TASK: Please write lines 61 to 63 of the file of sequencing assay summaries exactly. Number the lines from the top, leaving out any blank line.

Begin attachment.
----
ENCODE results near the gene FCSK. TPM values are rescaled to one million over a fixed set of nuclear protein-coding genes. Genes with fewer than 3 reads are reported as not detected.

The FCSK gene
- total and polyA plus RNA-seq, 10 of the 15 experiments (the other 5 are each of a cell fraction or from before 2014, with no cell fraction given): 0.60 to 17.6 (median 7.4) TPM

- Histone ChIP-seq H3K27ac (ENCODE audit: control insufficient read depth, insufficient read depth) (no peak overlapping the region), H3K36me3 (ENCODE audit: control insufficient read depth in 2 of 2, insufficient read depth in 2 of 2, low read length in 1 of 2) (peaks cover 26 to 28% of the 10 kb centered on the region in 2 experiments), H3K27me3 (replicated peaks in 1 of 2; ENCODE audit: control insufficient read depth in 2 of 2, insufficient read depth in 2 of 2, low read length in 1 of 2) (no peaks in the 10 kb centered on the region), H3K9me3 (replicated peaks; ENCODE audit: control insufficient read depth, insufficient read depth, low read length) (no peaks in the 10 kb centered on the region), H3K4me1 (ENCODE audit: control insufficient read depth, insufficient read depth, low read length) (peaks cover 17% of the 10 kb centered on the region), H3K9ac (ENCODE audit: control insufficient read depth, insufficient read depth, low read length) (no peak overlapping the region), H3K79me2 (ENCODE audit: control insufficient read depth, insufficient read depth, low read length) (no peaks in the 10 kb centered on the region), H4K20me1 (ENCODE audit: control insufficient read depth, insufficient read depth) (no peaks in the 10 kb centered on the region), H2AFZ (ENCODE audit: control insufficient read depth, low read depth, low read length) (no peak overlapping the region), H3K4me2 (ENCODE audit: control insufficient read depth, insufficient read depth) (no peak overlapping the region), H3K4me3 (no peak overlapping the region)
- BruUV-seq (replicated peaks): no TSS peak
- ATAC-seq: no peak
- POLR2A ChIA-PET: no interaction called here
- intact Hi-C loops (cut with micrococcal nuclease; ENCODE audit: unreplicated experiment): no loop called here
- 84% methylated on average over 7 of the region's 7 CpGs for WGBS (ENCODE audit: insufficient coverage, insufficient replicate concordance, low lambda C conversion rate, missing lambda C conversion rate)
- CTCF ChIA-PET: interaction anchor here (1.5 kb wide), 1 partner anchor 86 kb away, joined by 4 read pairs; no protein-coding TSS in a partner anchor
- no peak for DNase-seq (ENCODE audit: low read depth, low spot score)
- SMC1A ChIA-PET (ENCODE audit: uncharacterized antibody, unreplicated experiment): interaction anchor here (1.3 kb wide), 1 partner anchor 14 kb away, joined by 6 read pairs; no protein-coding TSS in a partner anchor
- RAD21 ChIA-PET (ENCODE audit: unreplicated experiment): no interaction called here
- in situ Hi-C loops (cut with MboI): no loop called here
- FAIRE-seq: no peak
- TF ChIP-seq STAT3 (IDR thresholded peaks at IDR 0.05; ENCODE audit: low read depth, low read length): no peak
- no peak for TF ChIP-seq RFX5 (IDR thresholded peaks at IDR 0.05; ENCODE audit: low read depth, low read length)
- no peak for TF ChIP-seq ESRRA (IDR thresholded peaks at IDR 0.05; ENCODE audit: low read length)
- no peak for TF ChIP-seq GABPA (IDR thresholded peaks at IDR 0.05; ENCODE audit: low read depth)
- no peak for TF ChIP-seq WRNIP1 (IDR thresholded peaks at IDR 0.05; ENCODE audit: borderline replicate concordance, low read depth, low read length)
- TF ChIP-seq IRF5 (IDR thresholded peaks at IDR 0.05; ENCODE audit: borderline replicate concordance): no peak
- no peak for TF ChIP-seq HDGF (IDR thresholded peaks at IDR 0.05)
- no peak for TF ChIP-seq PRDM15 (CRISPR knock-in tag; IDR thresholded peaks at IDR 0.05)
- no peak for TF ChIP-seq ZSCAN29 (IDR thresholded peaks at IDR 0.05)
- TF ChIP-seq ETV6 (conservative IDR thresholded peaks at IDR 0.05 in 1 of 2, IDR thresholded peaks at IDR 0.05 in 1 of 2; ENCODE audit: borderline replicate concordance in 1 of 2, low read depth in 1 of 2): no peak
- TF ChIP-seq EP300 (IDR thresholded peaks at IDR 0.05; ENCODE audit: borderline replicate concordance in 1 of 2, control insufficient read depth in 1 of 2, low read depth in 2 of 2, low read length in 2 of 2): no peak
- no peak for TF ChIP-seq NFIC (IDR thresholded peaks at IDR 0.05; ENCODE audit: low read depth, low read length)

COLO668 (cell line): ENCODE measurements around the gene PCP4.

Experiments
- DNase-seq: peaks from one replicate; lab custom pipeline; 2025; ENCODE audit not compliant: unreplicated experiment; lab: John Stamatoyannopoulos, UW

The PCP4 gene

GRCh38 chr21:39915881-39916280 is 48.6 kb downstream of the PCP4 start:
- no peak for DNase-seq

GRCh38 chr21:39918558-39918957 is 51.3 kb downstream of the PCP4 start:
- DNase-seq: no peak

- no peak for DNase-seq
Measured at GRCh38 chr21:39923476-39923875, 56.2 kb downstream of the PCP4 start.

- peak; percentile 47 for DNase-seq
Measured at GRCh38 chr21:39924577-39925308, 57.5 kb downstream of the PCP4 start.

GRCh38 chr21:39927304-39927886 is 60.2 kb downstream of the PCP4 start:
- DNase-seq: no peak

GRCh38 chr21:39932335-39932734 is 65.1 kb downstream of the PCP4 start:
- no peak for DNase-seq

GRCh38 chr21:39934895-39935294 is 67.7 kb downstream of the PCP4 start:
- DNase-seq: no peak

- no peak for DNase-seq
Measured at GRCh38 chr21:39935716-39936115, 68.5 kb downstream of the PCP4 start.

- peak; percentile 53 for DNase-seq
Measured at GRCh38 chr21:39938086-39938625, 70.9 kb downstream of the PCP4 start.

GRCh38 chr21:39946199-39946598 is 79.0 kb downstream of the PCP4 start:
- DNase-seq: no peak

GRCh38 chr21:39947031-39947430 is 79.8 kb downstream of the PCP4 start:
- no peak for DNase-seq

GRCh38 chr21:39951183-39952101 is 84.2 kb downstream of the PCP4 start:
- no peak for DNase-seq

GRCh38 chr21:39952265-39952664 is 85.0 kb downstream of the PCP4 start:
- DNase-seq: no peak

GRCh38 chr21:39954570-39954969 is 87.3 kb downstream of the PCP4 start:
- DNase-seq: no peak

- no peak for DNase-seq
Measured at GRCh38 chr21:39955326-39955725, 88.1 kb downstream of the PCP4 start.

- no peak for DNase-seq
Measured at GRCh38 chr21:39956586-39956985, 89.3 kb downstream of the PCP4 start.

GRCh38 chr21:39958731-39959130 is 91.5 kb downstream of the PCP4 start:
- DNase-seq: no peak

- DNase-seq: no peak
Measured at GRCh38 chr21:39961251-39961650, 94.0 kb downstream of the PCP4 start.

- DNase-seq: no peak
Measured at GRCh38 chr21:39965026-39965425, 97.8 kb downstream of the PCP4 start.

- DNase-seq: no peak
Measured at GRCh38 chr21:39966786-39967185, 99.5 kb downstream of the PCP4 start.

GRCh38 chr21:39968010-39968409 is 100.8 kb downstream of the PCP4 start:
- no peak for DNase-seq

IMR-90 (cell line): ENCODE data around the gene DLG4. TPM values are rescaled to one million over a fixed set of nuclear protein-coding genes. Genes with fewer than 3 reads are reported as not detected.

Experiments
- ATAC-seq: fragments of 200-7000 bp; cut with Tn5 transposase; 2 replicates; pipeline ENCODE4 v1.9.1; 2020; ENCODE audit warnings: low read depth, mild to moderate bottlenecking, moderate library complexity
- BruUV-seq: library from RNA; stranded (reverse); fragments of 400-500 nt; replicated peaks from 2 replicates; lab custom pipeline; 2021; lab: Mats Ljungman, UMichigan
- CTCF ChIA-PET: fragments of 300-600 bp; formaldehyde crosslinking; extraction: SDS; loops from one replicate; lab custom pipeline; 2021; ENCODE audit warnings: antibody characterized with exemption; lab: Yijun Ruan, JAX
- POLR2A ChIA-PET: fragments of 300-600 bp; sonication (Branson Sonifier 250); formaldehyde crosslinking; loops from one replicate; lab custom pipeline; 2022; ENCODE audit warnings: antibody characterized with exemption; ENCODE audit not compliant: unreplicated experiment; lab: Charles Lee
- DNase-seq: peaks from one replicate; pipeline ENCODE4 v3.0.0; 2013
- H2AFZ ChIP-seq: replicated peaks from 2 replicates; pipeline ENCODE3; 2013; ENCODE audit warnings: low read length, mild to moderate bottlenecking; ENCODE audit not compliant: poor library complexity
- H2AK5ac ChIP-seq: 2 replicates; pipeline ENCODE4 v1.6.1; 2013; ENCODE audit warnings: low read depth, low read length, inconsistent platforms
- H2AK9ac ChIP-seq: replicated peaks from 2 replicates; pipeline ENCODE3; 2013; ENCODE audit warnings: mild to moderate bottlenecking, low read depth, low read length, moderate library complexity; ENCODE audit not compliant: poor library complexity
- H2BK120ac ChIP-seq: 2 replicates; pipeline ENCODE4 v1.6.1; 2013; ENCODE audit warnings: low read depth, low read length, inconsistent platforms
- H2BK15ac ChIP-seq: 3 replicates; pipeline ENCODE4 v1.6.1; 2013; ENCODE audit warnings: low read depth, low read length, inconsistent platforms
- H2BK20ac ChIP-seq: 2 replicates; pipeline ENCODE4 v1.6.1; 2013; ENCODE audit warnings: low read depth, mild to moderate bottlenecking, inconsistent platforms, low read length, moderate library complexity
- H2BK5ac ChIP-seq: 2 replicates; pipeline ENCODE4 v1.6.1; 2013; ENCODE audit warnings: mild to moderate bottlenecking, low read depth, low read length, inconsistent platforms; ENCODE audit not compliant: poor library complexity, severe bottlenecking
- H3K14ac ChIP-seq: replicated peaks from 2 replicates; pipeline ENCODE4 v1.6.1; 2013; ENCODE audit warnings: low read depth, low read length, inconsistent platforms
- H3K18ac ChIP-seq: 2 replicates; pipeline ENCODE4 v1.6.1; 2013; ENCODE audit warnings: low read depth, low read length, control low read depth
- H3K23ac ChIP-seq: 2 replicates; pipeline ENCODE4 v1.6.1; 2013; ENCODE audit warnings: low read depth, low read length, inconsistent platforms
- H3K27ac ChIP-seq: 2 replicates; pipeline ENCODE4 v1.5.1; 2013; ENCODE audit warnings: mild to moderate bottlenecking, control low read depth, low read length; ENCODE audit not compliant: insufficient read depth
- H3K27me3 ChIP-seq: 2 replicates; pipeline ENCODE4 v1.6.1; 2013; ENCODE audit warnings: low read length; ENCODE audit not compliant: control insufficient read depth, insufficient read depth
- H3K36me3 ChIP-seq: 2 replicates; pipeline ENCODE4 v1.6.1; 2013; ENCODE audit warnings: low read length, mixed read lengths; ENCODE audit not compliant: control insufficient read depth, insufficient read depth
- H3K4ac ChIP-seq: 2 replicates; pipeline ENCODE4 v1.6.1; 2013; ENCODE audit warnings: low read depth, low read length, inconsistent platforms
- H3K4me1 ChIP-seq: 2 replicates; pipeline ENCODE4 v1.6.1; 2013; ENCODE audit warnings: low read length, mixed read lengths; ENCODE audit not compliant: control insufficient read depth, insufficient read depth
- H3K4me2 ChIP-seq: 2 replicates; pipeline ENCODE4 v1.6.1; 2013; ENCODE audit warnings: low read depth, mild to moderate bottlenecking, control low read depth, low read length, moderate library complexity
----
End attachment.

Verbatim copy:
Measured at GRCh38 chr21:39955326-39955725, 88.1 kb downstream of the PCP4 start.

- no peak for DNase-seq
Measured at GRCh38 chr21:39956586-39956985, 89.3 kb downstream of the PCP4 start.